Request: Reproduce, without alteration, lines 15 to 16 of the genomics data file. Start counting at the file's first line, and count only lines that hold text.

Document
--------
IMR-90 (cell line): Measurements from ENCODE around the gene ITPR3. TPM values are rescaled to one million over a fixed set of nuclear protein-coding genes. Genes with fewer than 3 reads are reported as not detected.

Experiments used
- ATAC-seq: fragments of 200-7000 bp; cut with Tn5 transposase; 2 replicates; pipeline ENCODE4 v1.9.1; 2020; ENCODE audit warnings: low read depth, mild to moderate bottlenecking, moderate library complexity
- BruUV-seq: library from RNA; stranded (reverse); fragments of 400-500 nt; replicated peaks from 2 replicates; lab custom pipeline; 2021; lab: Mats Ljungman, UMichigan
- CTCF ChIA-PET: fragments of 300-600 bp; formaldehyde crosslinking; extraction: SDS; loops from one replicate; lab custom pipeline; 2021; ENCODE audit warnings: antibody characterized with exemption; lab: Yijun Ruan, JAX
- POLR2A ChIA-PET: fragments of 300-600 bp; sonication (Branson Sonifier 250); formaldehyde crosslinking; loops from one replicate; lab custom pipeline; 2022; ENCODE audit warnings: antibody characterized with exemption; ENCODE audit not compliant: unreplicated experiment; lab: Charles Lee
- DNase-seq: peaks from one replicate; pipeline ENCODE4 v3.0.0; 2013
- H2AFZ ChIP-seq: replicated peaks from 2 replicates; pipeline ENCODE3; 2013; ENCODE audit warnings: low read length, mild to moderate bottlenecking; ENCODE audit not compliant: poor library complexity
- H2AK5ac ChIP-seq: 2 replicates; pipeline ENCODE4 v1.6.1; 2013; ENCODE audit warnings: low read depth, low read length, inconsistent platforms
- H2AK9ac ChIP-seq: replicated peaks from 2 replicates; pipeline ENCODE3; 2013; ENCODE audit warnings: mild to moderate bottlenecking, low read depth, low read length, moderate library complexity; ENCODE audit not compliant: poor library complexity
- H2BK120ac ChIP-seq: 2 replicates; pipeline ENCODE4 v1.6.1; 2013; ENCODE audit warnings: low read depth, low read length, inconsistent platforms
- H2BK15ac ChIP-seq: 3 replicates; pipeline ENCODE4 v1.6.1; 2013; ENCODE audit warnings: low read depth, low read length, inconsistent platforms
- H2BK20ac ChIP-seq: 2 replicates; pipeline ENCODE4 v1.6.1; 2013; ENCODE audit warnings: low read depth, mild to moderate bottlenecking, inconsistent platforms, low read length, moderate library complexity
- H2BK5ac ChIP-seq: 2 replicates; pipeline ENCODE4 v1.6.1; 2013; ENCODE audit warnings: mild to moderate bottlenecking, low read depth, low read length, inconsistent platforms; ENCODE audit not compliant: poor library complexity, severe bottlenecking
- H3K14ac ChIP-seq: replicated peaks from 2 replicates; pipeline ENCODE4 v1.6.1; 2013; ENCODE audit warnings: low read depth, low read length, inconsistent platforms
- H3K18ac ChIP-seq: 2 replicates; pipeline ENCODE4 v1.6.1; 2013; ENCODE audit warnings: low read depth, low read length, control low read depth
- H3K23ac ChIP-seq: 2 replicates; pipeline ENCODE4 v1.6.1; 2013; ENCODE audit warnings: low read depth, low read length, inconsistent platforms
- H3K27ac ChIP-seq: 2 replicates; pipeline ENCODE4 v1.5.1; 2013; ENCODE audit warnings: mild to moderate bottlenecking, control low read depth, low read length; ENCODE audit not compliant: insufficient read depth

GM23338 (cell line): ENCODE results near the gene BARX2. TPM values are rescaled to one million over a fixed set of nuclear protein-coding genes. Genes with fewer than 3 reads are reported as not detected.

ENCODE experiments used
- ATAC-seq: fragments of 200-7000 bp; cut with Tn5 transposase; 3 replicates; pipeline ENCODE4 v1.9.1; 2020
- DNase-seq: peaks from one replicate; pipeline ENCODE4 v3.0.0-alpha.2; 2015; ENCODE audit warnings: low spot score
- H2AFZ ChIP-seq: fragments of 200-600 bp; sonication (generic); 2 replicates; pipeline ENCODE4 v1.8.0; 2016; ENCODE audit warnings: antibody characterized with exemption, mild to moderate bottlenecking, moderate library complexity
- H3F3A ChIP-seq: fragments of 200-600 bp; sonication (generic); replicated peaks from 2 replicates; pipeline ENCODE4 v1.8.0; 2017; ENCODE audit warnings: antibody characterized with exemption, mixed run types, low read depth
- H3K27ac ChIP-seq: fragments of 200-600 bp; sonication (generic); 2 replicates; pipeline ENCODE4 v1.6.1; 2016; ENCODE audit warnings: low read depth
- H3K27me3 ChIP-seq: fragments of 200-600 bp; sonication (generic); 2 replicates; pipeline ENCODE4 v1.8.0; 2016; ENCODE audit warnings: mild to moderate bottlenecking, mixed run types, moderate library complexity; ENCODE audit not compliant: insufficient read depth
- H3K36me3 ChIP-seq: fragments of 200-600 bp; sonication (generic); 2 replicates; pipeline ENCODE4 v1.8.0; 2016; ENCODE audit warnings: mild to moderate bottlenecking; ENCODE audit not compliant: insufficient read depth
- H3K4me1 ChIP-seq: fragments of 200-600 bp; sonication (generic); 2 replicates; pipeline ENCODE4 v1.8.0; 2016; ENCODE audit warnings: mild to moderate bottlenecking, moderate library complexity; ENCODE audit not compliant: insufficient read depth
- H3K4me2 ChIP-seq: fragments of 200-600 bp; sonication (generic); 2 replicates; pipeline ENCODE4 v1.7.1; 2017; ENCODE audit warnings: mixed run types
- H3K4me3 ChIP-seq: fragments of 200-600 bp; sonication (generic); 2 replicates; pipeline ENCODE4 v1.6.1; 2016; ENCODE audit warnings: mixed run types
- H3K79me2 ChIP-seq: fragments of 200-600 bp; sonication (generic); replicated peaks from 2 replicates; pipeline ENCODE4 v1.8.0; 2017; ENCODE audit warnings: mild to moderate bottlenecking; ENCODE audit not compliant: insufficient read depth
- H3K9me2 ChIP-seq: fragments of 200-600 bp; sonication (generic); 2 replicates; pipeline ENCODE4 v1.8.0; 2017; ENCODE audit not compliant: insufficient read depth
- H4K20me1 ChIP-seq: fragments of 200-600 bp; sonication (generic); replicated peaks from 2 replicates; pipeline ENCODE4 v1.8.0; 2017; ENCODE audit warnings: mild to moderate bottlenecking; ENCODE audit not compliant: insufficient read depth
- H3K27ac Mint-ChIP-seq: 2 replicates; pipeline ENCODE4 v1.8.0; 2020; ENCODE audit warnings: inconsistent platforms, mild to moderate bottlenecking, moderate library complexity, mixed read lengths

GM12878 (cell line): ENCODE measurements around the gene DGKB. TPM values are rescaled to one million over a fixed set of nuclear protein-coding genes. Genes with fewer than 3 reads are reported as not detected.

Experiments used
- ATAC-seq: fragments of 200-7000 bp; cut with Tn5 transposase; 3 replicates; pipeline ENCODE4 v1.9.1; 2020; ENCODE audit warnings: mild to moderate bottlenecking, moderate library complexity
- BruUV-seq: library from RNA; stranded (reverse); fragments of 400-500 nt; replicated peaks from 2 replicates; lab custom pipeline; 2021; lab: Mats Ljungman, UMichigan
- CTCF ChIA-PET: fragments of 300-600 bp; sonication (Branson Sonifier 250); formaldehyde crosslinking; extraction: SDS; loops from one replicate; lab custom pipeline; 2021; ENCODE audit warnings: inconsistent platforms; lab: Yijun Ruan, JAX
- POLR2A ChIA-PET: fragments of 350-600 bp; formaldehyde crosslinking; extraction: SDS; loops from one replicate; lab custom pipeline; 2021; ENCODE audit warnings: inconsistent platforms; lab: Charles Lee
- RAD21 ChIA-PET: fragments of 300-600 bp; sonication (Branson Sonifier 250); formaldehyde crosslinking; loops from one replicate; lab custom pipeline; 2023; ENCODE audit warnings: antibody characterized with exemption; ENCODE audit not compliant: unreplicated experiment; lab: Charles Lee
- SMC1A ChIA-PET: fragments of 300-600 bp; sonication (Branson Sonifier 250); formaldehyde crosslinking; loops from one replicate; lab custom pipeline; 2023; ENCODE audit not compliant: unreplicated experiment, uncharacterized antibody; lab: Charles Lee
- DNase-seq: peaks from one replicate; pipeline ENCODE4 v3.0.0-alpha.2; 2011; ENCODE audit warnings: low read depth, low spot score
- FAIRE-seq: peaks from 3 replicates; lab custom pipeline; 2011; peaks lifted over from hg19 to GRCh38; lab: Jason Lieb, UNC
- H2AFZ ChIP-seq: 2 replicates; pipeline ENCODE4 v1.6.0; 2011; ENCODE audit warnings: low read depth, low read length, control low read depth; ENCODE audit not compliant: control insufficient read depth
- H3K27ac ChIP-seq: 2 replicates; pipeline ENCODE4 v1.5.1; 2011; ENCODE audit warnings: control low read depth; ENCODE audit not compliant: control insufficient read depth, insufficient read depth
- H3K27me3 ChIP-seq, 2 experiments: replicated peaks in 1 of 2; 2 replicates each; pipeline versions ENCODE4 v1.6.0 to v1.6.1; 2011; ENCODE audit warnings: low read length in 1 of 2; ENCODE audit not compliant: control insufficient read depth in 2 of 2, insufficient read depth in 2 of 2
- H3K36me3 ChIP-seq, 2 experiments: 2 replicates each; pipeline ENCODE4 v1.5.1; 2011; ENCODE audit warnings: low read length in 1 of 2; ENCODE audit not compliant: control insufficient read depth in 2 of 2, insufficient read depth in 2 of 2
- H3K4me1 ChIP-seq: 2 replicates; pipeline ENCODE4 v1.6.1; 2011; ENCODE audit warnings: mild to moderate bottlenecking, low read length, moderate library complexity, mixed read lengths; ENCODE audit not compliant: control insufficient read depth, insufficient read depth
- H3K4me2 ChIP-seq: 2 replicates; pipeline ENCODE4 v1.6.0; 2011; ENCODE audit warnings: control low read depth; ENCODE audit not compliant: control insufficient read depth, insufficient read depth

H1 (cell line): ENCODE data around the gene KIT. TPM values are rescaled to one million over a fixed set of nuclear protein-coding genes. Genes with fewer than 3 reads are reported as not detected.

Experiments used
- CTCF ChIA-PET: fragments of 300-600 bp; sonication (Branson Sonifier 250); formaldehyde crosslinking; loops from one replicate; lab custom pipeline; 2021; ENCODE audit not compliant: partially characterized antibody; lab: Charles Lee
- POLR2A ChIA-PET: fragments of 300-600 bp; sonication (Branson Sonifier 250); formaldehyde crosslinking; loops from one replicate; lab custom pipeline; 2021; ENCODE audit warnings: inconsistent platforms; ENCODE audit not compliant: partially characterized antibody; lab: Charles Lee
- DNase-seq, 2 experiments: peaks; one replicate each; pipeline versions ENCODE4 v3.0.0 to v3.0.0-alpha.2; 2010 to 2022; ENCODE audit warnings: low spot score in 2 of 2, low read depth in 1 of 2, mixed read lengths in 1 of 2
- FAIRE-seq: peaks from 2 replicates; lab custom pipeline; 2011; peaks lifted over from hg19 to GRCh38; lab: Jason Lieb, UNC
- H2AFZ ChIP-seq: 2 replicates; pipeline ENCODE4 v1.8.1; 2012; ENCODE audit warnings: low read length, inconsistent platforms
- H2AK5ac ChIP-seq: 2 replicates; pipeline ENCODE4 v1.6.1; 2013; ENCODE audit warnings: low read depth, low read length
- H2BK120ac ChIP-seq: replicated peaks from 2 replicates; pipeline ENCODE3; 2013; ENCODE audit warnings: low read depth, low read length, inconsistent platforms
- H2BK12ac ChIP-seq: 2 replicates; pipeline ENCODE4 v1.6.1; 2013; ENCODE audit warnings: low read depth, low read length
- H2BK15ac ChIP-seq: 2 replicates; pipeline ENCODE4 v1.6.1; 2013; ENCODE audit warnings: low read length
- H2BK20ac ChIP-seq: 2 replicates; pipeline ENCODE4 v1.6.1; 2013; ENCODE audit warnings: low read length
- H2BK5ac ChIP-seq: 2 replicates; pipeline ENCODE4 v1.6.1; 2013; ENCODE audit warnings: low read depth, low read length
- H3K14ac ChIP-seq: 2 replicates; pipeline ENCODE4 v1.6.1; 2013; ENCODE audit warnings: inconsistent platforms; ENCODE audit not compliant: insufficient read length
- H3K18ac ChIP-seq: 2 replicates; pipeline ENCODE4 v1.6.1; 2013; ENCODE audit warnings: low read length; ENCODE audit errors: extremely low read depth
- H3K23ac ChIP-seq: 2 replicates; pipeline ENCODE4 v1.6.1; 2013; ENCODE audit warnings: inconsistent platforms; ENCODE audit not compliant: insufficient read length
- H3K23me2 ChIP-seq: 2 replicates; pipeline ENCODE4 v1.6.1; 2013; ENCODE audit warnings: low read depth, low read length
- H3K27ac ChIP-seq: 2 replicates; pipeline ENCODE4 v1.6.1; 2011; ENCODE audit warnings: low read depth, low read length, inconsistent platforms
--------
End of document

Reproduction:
- H3K14ac ChIP-seq: replicated peaks from 2 replicates; pipeline ENCODE4 v1.6.1; 2013; ENCODE audit warnings: low read depth, low read length, inconsistent platforms
- H3K18ac ChIP-seq: 2 replicates; pipeline ENCODE4 v1.6.1; 2013; ENCODE audit warnings: low read depth, low read length, control low read depth